As I anticipate graduation in 2008, I am now looking for a full-time vocational ministry position.


Rick Warren Schilling for Hillary??

So I got another internet news item sent to me. Here it is … go ahead and read the article as it’s pretty brief:

So here was my response to my friend...

Thanks for sending me the link. I think I laughed out loud twice while reading it.

I loved the story – “at least one member of the popular author's Saddleback Valley Community Church called Clinton her "hero." That is hilarious – how many people are members of SVCC? What’s the percentage of people actually interviewed who called her a hero? That would be .0067%, friends – nearly a whole 7 one thousandth of a percent!

The end of the story is also hilarious: "What Saddleback is doing is helping raise her profile as a legitimate presidential candidate in the eyes of evangelical Christians," Of course Hillary Clinton is a legitimate presidential candidate – not liking her, not agreeing with her, and wishing she would simply disappear is not going to change the fact that Hillary is making a very serious run for her party’s nomination. And, at the moment, it is very likely she will get it. Is Tim Wildmont *that* dense? Yes, it seems so!

Are Warren’s actions calculated to boost Hillary’s acceptance among evangelicals; and is he campaigning for her? That is quite a stretch. It seems to me that Warren is shaming Republicans and other evangelicals for not stepping up on a very serious crisis to humanity. Doesn’t it seem more likely that Warren is saying: “Look, here’s a known abortion rights activist whose manifest attitude towards the sanctity of life is weak. And even she ‘gets it’ about the AIDS situation. When are our ‘sanctity of life’ proponents going to get off of the ideological glue and do the right thing?” Suggesting that Warren is promoting the rest of Hillary’s campaign platform is pretty silly.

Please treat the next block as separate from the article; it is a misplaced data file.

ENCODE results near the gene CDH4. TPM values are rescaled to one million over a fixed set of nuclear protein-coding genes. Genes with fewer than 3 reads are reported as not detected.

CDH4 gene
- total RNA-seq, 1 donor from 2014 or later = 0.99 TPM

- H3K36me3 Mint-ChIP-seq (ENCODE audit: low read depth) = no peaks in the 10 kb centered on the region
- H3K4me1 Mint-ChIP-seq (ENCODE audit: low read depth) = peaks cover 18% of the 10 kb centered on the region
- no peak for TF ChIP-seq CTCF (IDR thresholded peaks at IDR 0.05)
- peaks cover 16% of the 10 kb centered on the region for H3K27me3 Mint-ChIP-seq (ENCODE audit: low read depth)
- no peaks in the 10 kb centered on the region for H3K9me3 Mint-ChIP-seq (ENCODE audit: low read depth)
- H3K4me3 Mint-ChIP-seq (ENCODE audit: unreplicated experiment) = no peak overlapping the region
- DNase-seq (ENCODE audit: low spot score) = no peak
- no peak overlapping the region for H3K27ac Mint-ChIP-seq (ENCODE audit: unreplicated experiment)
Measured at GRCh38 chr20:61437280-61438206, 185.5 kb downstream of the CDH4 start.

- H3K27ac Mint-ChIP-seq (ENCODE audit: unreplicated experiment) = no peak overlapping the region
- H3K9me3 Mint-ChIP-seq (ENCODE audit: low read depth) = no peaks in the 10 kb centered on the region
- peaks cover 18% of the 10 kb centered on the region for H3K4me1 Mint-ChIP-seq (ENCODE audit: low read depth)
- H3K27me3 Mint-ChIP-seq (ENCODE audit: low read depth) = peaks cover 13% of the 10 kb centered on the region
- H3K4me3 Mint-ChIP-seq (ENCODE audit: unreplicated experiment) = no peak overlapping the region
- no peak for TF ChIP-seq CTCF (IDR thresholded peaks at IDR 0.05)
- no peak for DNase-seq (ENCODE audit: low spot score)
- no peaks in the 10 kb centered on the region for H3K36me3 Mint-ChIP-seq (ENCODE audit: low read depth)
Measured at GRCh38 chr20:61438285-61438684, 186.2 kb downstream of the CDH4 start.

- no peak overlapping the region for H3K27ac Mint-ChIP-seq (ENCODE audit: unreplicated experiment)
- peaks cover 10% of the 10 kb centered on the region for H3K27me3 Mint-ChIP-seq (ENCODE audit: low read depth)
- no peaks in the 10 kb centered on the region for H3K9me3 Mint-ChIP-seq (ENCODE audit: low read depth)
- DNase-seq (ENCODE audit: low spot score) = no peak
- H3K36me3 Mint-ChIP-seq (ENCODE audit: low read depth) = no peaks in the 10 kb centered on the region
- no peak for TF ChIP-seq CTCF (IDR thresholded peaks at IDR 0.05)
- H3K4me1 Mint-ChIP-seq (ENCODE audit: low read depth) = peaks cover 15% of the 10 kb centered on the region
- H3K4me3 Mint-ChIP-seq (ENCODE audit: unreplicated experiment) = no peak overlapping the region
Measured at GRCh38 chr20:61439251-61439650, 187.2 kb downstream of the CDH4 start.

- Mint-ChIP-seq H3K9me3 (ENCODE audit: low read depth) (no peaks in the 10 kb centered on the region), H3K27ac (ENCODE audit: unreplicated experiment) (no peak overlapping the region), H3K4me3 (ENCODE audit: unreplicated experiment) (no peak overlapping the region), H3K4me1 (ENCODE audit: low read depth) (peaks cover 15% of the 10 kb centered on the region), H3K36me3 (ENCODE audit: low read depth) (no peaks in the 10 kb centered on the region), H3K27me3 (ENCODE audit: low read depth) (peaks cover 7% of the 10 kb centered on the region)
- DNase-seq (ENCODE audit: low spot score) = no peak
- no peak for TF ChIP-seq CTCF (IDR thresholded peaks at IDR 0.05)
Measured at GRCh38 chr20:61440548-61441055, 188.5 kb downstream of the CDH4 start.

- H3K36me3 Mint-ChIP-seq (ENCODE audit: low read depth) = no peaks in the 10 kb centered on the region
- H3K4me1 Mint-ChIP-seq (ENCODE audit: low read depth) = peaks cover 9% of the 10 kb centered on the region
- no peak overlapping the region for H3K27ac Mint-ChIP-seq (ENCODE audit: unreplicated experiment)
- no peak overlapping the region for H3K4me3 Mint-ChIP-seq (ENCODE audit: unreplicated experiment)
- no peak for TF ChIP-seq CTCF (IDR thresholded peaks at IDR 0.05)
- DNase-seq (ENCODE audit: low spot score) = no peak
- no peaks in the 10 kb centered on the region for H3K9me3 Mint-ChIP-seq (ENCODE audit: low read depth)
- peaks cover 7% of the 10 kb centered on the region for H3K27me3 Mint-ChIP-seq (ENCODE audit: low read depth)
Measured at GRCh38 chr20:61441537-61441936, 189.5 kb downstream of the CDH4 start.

Warren cares about people dying; image bearers of God are dying and it’s a lot of people’s fault. I think Warren very much wants that to change. But it seems to me that his agenda is AIDS relief, not promoting a liberal political agenda. I have no doubt that Warren has done his calculus and determined that his encouragement of Hillary as to AIDS policy outweighs any outlandish speculation that Rick Warren has gone to the far ideological left. Suggesting that Warren is politically dense is pretty presumptuous.

I seem to remember that Winston Churchill once said that “If Hitler invaded hell I would make at least a favorable reference to the devil in the House of Commons.” Even today we love that quote. Everybody understood that Churchill was saying that he was so determined on defeating Hitler, which was a good thing, that not much else compared to that goal. Nobody seriously thought that Churchill was promoting Devil worship.

The question isn’t whether Warren is supporting a particular candidate who I personally despise; it is when are the political candidates that I’m supposed to like going to start speaking out about “compassionate conservatism?” The silence is deafening – and condemning.

That’s my opinion – and it ought to be yours. :-)

- Eric